I have had many conversations with both technicians and trainers about the issue of misfires caused by intake tract deposits on Gasoline Direct Injected engines and what causes the misfire. There are several schools of thought, from compression loss across the intake valve seat from deposits, to intake valves sticking in their guides from carbon, to airflow disruption in the combustion chamber. Whatever is causing the misfire, many technicians have encountered this problem and corrected the misfires through intake tract and valve cleaning.
It is this problem that I was contemplating when a 2013 Chevrolet Captiva showed up at my shop. The customer was another shop that had worked on the vehicle and decided to get a second opinion concerning a misfire on cylinder #2. The shop stated the engine misfired during warm-up and had a noise from the engine. They replaced the ignition coil and spark plug with no improvement and were confused by the symptoms the engine exhibited. This compact SUV has a 2.4-liter GDI, naturally aspirated engine with only 45,000 miles. The most interesting symptom was a sharp popping noise that seemed to come from the intake system and could be clearly heard around the air intake throttle body. The noise accompanied the misfire and made me believe there was a mechanical problem with the engine such as a valve sticking due to intake deposits. I recorded the noise with my cell phone when the engine ran but cannot include it in the article, but trust me it was there and very apparent. The scan tool confirmed the problem and can be seen in Figure 1.
|Figure 1 - Scan tool capture showing greatest misfire counts on cylinder 2|
My diagnostic plan was simple: I wanted to perform a running vacuum test with a pressure transducer in the intake manifold and a transducer in the exhaust to confirm a sticking valve on cylinder #2. I would then sell the shop on pulling the intake and cleaning the valves, sounded simple to me anyway. The results were not what I expected. With the scope set on a slow timebase I ran the engine at idle and waited to see a disturbance in the pattern. Both a running vacuum waveform and a tailpipe pressure waveform should be a series of similar pulses with four pulses for each 4-stroke cycle. With my Pico scope connected to the cylinder #1 ignition coil trigger signal, the Pico WPS500 pressure transducer connected to the intake manifold and a Sen-X Technologies 1st Look transducer in the tailpipe I should see a pattern like the one in Figure 2 when no misfire is present. I will note here that there is software filtering applied to both pressure transducer channels to make the pattern easier to view.
|Figure 2 - Pico scope pattern with engine idling and no misfire present. The middle waveform is intake vacuum and the top waveform is exhaust pressure pulses.|
Soon I began to see irregularities in the exhaust pattern as seen in Figure 3. The arrows indicate where the pattern will be zoomed into for a closer look in Figure 4. While the exhaust pattern indicates a misfire, there is no upward pulse in the vacuum pattern that would indicate pressure pushing back into the intake manifold if the intake valve stuck open or the valve leaked across its seat.
While my initial theory does not seem to hold water at this point, the noise from the engine was driving my diagnostics toward a mechanical problem. I continued to perform many more engine mechanical tests including cranking current and vacuum waveforms and some in-cylinder tests on cylinders #2 and #3. One cranking test is seen in Figures 5 and 6, both the whole test and a zoomed in portion. After careful analysis of many waveform captures, I did not uncover a single problem on any waveforms other than the misfire indication in the exhaust waveforms. At this point all I can say for sure is that the engine appears to be mechanically sound.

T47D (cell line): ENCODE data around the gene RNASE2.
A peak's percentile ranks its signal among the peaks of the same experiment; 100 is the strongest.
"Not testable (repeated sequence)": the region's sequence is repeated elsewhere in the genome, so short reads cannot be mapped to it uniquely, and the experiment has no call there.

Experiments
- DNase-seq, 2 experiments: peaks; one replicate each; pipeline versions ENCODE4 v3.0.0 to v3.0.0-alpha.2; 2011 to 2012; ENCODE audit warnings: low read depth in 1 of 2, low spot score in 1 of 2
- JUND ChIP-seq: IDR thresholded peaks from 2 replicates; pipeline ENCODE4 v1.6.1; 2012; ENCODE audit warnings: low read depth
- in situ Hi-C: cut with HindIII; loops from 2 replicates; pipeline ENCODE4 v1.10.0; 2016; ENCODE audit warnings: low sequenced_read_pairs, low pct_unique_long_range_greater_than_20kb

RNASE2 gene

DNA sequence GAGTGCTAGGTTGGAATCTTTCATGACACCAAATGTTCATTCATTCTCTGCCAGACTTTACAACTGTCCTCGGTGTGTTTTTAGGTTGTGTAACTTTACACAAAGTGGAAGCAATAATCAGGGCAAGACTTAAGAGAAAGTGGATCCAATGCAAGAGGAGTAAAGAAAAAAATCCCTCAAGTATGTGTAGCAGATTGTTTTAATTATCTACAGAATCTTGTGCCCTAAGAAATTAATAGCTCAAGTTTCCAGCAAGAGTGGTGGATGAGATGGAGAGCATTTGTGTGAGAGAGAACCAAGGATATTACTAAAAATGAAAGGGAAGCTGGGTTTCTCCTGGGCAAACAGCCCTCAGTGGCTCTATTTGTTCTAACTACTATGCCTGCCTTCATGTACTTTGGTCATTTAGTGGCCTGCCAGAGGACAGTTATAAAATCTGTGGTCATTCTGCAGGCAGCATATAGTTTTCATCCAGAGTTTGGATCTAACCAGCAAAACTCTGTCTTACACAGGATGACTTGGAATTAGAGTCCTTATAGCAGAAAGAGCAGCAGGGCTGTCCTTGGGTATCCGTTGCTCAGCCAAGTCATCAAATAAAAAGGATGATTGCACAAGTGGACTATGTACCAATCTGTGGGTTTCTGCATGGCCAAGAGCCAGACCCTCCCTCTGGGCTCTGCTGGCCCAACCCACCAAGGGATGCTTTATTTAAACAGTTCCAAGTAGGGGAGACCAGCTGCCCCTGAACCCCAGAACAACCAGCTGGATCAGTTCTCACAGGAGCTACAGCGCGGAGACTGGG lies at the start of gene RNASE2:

|Figure 5 - This 15 second cranking current and vacuum test is textbook perfect. No problems are present.|
|Figure 6 - This zoomed in view shows very consistent vacuum pulls and compression peaks in each waveform.|
After deciding the problem is not mechanical in nature, I began to shift my focus to other potential problems. The scan tool can perform two different fuel injector tests, an automated pressure balance test and a user-controlled injector kill test. The automated test actually increases each injectors on-time and the ECM measures the rail pressure change with the rail pressure sensor. The engine will misfire during this test due to an over-rich mixture in the cylinder. This test produced consistent normal results as seen in Figure 7.
|Figure 7 - This is a screenshot from a Snap-on Ethos of the automated injector balance test. The displayed pressure drops are very even. I have not seen printed specs for pressure variation for this test but over 2PSI would be suspect in my opinion.|
After seeing very even injector pressure drops, I began to wonder if the spray pattern from these GDI injectors could be a problem. Using the scope and scan tool I decided to scope upstream oxygen sensor operation while I used the scan tool to shut off each injector. I expected each time I turned off one injector to see a flat-line on the oxygen sensor voltage. The actual test results were not quite what I expected to see. The scope capture is seen in Figure 8. As the callouts show, when the injectors for cylinders #1 and #4 are turned off the oxygen sensor voltage flatlines low confirming no fuel was delivered to the cylinder. But when cylinder #2 injector is off, there is greater voltage from the oxygen sensor and cylinder #3 is even higher. I was not sure how this could be and wondered if there was some leakage from the injectors or if there is residual fuel reaching the intake manifold from possibly the purge control solenoid. I decided to tell the shop I would like to replace all four injectors, and they said it was OK to do so.